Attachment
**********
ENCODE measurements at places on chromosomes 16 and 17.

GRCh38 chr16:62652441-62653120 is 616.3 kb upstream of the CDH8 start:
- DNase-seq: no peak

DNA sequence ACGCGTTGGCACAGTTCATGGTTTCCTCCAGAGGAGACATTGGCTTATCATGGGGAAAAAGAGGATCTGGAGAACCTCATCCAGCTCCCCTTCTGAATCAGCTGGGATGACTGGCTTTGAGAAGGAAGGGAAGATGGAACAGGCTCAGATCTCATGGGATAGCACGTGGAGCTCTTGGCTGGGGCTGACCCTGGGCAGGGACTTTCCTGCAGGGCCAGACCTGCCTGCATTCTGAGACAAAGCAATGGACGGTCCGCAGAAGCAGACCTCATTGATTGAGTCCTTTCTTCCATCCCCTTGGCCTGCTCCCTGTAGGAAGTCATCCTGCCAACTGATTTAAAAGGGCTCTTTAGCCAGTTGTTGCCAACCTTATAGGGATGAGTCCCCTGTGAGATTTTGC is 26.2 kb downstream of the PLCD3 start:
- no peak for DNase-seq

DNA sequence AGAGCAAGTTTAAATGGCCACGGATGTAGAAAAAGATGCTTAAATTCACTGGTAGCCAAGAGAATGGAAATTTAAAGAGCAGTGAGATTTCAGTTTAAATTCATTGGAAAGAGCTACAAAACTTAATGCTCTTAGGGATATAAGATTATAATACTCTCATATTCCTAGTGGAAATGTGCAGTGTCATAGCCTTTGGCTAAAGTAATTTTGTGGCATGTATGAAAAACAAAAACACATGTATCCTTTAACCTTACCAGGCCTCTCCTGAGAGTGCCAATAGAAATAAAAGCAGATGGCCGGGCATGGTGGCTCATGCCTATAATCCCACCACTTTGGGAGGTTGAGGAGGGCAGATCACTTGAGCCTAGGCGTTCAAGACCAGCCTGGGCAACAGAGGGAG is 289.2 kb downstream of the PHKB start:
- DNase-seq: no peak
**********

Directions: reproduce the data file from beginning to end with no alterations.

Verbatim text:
ENCODE measurements at places on chromosomes 16 and 17.

GRCh38 chr16:62652441-62653120 is 616.3 kb upstream of the CDH8 start:
- DNase-seq: no peak

DNA sequence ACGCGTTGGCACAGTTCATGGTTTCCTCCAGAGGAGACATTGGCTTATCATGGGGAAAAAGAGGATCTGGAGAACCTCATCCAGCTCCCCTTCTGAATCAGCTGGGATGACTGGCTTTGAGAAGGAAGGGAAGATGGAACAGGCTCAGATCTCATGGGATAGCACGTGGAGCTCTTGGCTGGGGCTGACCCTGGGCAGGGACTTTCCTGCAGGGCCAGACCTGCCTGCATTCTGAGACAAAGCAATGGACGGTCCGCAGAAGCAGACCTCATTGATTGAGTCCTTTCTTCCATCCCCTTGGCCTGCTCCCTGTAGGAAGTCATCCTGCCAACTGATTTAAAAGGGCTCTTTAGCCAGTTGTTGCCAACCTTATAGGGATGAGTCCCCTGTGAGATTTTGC is 26.2 kb downstream of the PLCD3 start:
- no peak for DNase-seq

DNA sequence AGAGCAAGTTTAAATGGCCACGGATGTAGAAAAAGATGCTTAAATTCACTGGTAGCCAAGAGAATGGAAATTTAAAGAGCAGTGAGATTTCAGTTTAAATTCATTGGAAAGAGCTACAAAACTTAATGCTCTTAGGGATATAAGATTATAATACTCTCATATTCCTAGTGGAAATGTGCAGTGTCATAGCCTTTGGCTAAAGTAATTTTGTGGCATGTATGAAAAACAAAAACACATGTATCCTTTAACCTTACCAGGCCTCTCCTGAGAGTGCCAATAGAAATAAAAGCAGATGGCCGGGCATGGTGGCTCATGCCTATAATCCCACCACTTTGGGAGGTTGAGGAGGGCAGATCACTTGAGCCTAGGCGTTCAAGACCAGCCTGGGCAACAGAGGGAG is 289.2 kb downstream of the PHKB start:
- DNase-seq: no peak